'The really interesting part of the show is yet to come', ventured the Politburo's point-man on Hong Kong affairs earlier this month, referring to 2014's Occupy Central protests. It seems Beijing has further modifications to the territory's affairs in mind.
Occupy Central protests, Hong Kong, 11 December 2014. (FLICKR/Pasu Au Yeung.)
Recent events are starting to clarify exactly how Hong Kong's governance will be more closely aligned with China: still 'one country, two systems', but with the emphasis on the former.
It was entirely foreseeable that the movement would lose Hong Kong some autonomy; the only question is how much Beijing will now choose to exact. Will China's leaders see the protests last year as the venting of societal steam, to be managed and eventually forgotten? Or will it take a darker view and decide on more draconian control in the future?
The protests wrapped up in mid-December with a whimper. Arrests were made and some criminal charges are pending, but overall the winding up of the roadblocks was an impressive exercise in civility and moderation from both the protesters and the authorities. There was general relief that city life was normalising, which it did quickly.
Some pan-democrat members have threatened to quit their Legislative Council seats in order to force a by-election, and therefore a virtual referendum on universal suffrage, but that would be risky: the electorate seems torn down the middle on whether to accept Beijing's voting scheme for 2017. A democracy march earlier this month drew a modest crowd. Other polls suggest conservative pro-establishment candidates command greater credibility now.
The Hong Kong Government, sensing the public has shifted to its side, has opened a second round of consultations while sternly warning against the risks of anarchy, the importance of rule of law and the Basic Law's inherent limits to autonomy. It has submitted a report to Beijing, provoking howls of opposition outrage, claiming 'it is the common aspiration of Hong Kongers to have universal suffrage strictly in accordance with the Basic Law and Beijing's rulings.' The local government is attempting to portray confidence that it can independently forge Beijing's designated path to 2017, with or without the democrats onboard.
But warnings from mainland officials on various issues may signify that in the future Beijing will exert a much tighter rein.
A PLA military staff chief has declared the territory a core interest of China which, of course, it is. The term is well understood to have security connotations, particularly with respect to foreign interference (Britain's Foreign Office has voiced support for Beijing's voting framework). Press freedoms are being challenged by mysterious acts of violence against journalists; it has been noted that these criminal attacks are always against the independent press, never against Beijing's newspapers. Some voices are piping up again in support of the dreaded Article 23 national security legislation which caused mass revolt in 2003, although some hardliners scarred by that experience are downplaying the law as 'inappropriate'. In the Leninist fashion reminiscent of the roundups that follow 'mass incidents' on the mainland, a campaign of exemplary prosecution may unfold.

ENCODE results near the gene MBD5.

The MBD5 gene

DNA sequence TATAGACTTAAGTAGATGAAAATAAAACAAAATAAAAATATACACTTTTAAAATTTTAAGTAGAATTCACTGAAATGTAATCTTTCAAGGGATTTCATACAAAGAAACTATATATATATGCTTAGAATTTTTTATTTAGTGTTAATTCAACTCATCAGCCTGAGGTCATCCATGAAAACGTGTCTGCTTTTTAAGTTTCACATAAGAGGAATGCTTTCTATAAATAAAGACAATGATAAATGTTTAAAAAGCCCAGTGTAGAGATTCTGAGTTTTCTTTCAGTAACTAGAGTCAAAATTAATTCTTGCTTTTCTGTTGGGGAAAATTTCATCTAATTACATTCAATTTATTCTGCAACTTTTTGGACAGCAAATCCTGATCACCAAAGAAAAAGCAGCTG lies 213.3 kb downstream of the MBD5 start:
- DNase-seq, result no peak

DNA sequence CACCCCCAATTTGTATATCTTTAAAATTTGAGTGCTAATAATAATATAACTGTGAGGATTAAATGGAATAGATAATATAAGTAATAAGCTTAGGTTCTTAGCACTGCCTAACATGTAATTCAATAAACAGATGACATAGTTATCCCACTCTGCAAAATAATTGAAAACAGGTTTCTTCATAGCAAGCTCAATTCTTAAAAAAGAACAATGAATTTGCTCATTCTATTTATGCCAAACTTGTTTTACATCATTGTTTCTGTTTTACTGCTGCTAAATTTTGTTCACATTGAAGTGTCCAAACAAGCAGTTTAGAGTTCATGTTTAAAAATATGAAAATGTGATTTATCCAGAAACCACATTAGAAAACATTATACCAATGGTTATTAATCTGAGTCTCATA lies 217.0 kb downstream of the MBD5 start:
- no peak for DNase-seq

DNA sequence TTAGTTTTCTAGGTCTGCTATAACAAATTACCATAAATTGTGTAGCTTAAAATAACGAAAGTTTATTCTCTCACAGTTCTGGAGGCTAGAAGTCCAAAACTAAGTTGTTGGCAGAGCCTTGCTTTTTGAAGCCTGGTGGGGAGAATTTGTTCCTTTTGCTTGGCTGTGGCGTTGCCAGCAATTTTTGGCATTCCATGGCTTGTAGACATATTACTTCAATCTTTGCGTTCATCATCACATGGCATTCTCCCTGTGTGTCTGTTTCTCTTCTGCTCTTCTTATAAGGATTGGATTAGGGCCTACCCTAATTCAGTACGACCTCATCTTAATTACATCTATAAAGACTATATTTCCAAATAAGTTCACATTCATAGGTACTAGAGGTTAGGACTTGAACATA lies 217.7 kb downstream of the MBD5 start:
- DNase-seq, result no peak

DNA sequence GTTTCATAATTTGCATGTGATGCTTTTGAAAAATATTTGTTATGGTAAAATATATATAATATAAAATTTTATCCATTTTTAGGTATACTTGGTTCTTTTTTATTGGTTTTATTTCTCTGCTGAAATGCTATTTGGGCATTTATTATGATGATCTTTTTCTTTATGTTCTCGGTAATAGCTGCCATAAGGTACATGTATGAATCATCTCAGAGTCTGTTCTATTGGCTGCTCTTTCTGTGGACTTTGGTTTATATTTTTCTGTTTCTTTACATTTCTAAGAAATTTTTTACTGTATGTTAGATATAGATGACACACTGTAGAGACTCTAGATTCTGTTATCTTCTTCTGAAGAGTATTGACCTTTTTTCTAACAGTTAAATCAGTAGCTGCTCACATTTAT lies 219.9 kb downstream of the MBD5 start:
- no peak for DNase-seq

The most significant impact will be on the education sector. Just as Deng Xiaoping concluded that the attitudes of youth were instrumental in the 1989 movement, so the topic of national education will become a future 'ideological battleground', as the state media likes to say.
Chen Zuo'er, a heavyweight adviser to Xi Jinping, maintains China has a national interest in education policy and must 'correctly guide' schools. That's taken by local teachers to mean 'obedience and loyalty, rather than freedom and critical thinking.' A nasty struggle over appointments at Hong Kong University, one of Asia's best, stems from its permission of radical, provocative publications. Beijing in particular objects to 'HongKongism' and its reaction to university independence movements is understandably irate.
There are calls for greater youth appreciation of, and connections to, China. A recent survey suggests only a few percent of Hong Kongers aged 18-29 want to live and work across the border. Schools are being offered funding to institute partnerships with mainland counterparts. A new national cadet program, kitting out kids in PLA uniforms, has raised hackles.
The question is whether the young will be receptive. 'We'll be back' was the combative message they chalked on walls and roads as the students dismantled and departed their giant campsite in December. This year threatens an ongoing test of strength between Hong Kong students and the world's mightiest authoritarian state.
Some are dismayed by the community's lack of resolve. But this was never a challenge Beijing would lose. The real question is whether it will wreak vengeance. The learned scholars behind the Occupy Central movement presumably did understand the risk of a comeback when they encouraged their students to confront the Chinese party-state. Didn't they?